The US administration's move to suspend employment-based visas for the rest of 2020 comes as disappointing news for Indians aspiring to live the Great American Dream. However, it's not entirely on unexpected lines. Considering US President Donald Trump's long-standing anti-immigrant stance and contraction in the economy owing to coronavirus, the writing was always on the wall. The entry of the workers was first banned till June 23 and now has been extended until December 31.
"The US should not have taken such a step, especially at a time when we are talking about multilateralism and free trade. Software companies will definitely feel the pinch. As per me, both countries should proactively engage and find a solution to this so that many of our IT employees could be helped," SUN Group Chairman Vikramjit Singh Sahney who is also the president of International Chamber of Commerce (ICC) - India told BusinessToday.In.
The announcement has come as a shock for a large number of Indian IT professionals and several Indian as well as US firms who were issued H-1B visas for the fiscal year 2021 beginning October 1. "These professionals would have to wait till the end of the current year before approaching the US diplomatic missions again. It would certainly be challenging for them," said an industry expert on condition of anonymity.
For FY21, Indians had applied for as many as 1.84 lakh or nearly 70 per cent of the total H-1B visas, according to the data by US Citizenship and Immigration Services (USCIS). "Even though our companies have hired tens of thousands of Americans and invested billions of dollars in recent years, they, like others in the sector, utilise such highly skilled individuals to service their clients. This new proclamation will impose new challenges and possibly force more work to be performed offshore since the local talent is not available," NASSCOM said in a statement.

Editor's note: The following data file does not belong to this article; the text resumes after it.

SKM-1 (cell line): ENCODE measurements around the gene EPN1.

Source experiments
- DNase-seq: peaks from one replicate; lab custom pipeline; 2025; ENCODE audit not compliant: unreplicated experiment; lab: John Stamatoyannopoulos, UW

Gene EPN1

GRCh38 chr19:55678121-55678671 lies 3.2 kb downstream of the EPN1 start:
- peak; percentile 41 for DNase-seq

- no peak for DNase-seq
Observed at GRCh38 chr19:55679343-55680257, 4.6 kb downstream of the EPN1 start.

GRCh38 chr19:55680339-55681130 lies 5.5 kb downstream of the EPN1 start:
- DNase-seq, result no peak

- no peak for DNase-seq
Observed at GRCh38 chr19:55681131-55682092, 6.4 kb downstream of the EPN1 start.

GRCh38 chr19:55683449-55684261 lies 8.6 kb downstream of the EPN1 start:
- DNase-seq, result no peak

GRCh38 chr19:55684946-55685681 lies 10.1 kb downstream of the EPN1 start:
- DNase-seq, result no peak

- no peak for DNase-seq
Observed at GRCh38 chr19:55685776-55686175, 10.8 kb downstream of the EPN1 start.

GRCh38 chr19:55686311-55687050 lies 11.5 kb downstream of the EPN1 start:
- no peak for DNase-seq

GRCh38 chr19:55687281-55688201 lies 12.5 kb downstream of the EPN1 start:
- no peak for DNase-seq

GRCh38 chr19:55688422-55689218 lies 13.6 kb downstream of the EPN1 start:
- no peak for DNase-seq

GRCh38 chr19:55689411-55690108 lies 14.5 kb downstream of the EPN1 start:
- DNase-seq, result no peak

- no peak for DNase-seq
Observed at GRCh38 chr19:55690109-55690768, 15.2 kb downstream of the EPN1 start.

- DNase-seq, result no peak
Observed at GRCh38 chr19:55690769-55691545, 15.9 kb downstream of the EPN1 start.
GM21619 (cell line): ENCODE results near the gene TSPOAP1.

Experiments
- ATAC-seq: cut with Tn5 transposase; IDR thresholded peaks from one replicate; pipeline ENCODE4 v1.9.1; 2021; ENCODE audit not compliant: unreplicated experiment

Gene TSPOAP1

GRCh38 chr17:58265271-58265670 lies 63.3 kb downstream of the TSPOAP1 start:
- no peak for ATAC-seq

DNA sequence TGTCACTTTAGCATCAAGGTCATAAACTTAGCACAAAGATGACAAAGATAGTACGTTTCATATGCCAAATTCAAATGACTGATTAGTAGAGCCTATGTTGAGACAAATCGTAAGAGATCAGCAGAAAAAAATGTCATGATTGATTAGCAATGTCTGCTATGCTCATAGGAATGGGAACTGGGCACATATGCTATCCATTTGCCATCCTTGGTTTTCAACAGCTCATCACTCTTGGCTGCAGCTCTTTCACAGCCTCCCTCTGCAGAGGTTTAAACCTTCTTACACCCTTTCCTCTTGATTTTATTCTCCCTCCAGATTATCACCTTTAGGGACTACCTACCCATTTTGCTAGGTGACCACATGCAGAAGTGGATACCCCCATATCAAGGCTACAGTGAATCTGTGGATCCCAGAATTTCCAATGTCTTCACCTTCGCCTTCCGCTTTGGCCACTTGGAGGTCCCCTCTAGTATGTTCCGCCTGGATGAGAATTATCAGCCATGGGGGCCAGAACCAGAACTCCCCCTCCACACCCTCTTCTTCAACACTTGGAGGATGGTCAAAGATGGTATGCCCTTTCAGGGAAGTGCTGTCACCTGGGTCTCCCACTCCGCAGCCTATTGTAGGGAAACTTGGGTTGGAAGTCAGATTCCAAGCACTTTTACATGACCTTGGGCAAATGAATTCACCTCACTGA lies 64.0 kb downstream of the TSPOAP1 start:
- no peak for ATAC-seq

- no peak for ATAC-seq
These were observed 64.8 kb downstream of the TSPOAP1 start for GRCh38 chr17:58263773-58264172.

According to Trump, the move is to help millions of Americans who have lost their jobs amid the coronavirus pandemic. Trump has also sought to make the current immigration system more "merit-based". The electronic lottery system, which is used to select the 85,000 successful applicants, will now be replaced by a system that will prioritise highest salary applicants to "get the best and the brightest", a senior Trump administration official told reporters. This may also hit the margins of the Indian IT companies which have lately been sending low cost employees offshore, the industry expert also said.
Not all are welcoming of the latest move by the Trump administration in America as well. The US Chamber of Commerce has shot back at Trump, saying it's a "sweeping attempt". "Today's proclamation is a severe and sweeping attempt to restrict legal immigration," CEO of US Chambers of Commerce Thomas Donohue said. "Putting up a 'not welcome' sign for engineers, executives, IT experts, doctors, nurses and other workers won't help our country, it will hold us back," he added.
Commenting on the issue, Sundar Pichai, the Indian born Chief Executive of Google and Alphabet, tweeted, "Immigration has contributed immensely to America's economic success, making it a global leader in tech, and also Google the company it is today. Disappointed by today's proclamation - we'll continue to stand with immigrants and work to expand opportunity for all."